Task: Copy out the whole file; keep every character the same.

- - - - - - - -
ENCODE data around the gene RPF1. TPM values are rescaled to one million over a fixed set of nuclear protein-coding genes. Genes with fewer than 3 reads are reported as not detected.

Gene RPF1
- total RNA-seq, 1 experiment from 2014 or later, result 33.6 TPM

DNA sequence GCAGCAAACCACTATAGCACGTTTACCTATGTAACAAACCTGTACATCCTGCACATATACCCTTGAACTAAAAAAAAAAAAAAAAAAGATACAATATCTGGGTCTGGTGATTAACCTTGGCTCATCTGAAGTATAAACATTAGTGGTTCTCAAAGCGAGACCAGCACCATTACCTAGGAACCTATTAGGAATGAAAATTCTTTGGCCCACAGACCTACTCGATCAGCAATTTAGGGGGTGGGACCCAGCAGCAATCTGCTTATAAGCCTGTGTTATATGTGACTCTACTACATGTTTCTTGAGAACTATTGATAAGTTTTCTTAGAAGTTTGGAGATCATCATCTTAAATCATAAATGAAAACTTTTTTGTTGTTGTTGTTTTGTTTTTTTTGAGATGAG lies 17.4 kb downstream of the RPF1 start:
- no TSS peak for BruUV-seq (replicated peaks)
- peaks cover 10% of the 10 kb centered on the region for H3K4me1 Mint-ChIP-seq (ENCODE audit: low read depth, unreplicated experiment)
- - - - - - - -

ENCODE data around the gene RPF1. TPM values are rescaled to one million over a fixed set of nuclear protein-coding genes. Genes with fewer than 3 reads are reported as not detected.

Gene RPF1
- total RNA-seq, 1 experiment from 2014 or later, result 33.6 TPM

DNA sequence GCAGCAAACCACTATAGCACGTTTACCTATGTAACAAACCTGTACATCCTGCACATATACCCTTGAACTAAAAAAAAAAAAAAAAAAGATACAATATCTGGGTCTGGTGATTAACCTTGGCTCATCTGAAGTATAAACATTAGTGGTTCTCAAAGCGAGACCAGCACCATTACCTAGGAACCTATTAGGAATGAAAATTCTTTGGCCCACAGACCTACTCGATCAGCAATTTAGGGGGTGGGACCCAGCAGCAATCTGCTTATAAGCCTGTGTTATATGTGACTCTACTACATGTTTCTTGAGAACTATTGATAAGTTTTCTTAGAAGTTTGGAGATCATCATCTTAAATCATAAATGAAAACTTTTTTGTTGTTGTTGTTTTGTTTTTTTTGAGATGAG lies 17.4 kb downstream of the RPF1 start:
- no TSS peak for BruUV-seq (replicated peaks)
- peaks cover 10% of the 10 kb centered on the region for H3K4me1 Mint-ChIP-seq (ENCODE audit: low read depth, unreplicated experiment)